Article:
Salvia hispanica, commonly known as chia, is a species of flowering plant in the mint family, Lamiaceae, native to central and southern Mexico and Guatemala. The 16th century Codex Mendoza provides evidence that it was cultivated by the Aztec in pre-Columbian times; economic historians have suggested that it was as important as maize as a food crop. It is still used in Mexico and Guatemala, with the seeds sometimes ground, while whole seeds are used for nutritious drinks and as a food source.
Chia is grown commercially for its seed, a food that is rich in omega-3 fatty acids, since the seeds yield According to the USDA, a one ounce (28 gram) serving of chia seeds contains
- 25–30% extractable oil, including α-linolenic acid (ALA).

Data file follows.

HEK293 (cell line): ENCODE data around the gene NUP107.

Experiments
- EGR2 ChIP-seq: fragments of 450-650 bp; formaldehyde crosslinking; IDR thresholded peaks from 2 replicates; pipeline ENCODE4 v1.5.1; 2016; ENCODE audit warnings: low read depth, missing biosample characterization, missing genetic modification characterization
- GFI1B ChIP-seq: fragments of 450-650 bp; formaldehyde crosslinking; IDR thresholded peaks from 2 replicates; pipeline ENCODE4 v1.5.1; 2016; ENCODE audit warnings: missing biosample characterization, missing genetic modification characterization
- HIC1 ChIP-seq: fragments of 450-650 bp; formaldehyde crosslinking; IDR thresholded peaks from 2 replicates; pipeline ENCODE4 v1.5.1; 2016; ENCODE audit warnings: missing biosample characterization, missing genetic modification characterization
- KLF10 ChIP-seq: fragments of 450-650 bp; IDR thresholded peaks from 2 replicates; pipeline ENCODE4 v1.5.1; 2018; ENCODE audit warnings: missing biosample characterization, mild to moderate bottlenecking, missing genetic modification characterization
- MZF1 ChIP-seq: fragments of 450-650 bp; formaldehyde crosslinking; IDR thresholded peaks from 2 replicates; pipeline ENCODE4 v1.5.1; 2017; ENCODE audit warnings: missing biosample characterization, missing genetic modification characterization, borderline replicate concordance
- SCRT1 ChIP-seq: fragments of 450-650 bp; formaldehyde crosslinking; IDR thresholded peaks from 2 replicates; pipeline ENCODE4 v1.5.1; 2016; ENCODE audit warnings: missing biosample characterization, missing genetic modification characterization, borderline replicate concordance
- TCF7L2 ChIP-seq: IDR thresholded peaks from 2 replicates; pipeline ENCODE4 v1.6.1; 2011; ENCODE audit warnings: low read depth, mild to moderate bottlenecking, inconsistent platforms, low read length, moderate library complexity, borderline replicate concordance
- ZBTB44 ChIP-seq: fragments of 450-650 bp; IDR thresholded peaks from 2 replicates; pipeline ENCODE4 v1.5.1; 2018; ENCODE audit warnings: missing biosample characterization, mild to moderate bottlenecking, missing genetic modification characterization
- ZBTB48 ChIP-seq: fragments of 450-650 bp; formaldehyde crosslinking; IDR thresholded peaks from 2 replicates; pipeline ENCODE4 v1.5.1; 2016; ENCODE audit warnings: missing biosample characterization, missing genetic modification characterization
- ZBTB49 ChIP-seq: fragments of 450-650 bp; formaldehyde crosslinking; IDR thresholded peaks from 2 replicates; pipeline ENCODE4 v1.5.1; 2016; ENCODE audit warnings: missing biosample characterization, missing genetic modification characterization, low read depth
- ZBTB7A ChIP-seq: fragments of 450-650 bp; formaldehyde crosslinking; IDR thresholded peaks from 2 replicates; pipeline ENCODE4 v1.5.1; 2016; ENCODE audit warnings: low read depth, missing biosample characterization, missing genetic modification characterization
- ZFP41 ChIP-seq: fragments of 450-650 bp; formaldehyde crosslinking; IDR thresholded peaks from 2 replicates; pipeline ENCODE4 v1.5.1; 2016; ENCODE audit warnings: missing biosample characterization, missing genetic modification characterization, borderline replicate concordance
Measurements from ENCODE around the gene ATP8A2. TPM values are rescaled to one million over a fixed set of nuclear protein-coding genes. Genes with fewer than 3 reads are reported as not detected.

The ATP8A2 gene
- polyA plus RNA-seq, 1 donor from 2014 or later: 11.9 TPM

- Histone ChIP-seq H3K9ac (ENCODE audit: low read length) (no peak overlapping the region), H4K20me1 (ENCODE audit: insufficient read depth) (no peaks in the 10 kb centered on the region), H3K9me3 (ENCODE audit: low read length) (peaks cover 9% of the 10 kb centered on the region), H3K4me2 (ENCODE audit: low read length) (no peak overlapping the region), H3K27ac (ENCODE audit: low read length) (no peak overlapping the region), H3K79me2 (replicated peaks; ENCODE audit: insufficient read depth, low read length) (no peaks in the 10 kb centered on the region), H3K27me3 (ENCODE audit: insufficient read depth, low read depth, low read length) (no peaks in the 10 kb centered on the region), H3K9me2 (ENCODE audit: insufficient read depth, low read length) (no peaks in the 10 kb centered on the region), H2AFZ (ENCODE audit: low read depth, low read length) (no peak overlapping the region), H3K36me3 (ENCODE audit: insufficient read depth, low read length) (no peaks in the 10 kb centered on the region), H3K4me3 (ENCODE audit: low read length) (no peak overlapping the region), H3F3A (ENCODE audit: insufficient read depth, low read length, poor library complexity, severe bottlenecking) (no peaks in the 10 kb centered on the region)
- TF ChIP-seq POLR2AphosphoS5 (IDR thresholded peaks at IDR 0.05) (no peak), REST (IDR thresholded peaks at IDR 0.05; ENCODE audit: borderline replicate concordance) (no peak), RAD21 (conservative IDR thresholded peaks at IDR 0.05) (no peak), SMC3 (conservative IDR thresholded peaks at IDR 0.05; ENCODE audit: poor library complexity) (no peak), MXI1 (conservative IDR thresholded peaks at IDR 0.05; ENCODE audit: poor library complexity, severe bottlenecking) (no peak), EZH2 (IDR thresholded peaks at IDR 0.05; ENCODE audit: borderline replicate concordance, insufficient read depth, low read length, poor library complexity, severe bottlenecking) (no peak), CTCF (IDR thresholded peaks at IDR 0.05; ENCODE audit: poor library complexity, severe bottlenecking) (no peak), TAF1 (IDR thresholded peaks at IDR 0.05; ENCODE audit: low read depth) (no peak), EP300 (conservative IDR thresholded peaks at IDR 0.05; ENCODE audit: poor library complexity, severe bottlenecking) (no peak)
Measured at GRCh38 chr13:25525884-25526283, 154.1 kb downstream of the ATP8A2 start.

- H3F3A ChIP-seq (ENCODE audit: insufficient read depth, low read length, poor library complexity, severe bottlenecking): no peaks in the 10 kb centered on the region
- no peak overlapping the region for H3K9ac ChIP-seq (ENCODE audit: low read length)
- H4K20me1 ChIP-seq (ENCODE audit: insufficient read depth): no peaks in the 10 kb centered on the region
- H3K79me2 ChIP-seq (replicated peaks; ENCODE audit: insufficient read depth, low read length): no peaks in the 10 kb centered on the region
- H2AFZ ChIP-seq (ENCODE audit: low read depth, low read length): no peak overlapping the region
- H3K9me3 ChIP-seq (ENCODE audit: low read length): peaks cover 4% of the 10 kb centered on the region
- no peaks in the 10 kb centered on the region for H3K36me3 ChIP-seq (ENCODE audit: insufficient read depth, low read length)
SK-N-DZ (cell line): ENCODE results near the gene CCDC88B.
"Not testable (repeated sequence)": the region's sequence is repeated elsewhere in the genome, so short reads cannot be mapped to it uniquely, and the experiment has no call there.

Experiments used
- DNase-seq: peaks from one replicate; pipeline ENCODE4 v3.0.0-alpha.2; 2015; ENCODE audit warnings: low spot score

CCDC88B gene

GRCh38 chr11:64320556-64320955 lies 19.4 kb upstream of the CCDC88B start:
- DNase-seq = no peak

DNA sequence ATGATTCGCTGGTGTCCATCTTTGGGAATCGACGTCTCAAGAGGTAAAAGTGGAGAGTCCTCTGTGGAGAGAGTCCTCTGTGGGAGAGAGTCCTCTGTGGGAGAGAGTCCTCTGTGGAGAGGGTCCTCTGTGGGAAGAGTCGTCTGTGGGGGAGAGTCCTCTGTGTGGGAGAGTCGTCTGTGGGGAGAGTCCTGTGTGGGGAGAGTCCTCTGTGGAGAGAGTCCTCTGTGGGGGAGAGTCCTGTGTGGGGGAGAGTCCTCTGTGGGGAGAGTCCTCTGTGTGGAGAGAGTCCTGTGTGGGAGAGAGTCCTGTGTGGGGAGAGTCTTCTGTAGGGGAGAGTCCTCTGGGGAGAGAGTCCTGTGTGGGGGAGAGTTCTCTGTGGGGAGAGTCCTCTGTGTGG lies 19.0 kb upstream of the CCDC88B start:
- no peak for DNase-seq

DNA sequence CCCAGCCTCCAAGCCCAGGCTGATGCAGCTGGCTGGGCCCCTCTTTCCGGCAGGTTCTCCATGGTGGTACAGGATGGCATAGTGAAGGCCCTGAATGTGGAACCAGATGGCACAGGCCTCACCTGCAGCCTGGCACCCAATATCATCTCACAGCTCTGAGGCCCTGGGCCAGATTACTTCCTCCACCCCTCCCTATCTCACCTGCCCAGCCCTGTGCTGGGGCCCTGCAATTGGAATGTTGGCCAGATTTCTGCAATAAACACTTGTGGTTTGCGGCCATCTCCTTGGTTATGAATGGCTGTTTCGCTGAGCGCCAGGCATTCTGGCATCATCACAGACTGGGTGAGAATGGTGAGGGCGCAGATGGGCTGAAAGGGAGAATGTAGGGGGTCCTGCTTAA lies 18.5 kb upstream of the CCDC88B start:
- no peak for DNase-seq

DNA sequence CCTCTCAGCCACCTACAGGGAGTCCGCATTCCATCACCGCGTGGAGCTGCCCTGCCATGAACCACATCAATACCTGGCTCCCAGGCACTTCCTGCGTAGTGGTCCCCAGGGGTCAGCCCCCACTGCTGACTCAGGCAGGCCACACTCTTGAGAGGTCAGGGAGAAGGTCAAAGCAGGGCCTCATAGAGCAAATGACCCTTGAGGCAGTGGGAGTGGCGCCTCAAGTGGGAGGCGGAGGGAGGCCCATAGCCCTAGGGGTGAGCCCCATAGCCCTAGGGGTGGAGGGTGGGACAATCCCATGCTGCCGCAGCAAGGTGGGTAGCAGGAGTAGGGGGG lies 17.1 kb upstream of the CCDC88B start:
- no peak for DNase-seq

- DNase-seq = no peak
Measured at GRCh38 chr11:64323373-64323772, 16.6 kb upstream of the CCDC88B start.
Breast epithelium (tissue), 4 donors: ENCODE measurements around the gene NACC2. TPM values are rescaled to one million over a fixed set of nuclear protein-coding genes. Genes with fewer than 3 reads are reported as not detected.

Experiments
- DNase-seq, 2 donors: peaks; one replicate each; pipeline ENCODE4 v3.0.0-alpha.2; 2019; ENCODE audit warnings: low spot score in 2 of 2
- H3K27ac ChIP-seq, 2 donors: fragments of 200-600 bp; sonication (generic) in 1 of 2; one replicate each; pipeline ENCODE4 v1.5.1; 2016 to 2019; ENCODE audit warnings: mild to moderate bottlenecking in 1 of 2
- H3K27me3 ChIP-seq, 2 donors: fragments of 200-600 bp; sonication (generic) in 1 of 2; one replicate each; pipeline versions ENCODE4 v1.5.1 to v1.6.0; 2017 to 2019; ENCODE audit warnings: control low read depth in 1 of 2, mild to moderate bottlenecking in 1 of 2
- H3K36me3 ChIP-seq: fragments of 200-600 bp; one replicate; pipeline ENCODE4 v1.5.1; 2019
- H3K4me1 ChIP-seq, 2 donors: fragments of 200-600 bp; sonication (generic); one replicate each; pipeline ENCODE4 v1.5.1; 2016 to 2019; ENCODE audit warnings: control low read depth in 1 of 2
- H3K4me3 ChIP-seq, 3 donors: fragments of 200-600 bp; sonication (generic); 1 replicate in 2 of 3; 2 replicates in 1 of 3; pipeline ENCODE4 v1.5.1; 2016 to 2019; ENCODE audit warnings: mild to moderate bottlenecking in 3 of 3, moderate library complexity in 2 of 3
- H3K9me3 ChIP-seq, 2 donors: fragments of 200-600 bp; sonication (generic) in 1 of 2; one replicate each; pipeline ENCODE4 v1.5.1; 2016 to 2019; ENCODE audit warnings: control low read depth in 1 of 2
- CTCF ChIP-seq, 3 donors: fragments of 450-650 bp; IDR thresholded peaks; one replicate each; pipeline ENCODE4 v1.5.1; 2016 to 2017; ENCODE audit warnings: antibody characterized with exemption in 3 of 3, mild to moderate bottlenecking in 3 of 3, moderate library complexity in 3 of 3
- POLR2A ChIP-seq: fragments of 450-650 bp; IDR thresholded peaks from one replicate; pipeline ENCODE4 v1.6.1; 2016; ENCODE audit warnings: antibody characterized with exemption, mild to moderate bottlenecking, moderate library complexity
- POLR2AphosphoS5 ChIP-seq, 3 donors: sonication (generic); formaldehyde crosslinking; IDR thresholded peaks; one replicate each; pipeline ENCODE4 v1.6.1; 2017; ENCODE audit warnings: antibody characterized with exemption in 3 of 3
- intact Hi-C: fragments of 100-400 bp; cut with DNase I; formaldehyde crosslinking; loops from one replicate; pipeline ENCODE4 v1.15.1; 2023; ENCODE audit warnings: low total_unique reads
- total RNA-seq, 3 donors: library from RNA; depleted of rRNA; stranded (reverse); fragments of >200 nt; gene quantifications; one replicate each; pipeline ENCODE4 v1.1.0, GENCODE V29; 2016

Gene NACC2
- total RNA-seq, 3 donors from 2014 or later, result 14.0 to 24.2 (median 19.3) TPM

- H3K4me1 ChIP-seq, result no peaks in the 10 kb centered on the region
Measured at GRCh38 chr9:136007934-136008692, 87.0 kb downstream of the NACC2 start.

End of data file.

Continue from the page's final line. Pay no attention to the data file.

- 60% Omega 3,
- 15% Omega 6,
- 5% Omega 9,
- 20% saturated fat.
- 9 grams of fat,
- 5 milligrams of sodium,
- 11 grams of dietary fiber and
- 4 grams of protein.
- 18% of the recommended daily intake of calcium,
- 27% phosphorus
- 30% manganese
|Nutritional value per 100 g (3.5 oz)|
|Energy||2,034 kJ (486 kcal)|
|- Dietary fiber||34.4 g|
|Vitamin A equiv.||54 μg (7%)|
|Thiamine (vit. B1)||0.62 mg (54%)|
|Riboflavin (vit. B2)||0.17 mg (14%)|
|Niacin (vit. B3)||8.83 mg (59%)|
|Folate (vit. B9)||49 μg (12%)|
|Vitamin C||1.6 mg (2%)|
|Vitamin E||0.5 mg (3%)|
|Calcium||631 mg (63%)|
|Iron||7.72 mg (59%)|
|Magnesium||335 mg (94%)|
|Manganese||2.723 mg (130%)|
|Phosphorus||860 mg (123%)|
|Potassium||407 mg (9%)|
|Sodium||16 mg (1%)|
|Zinc||4.58 mg (48%)|
|Link to USDA Database entry Percentages are relative to US recommendations for adults. Source: USDA Nutrient Database|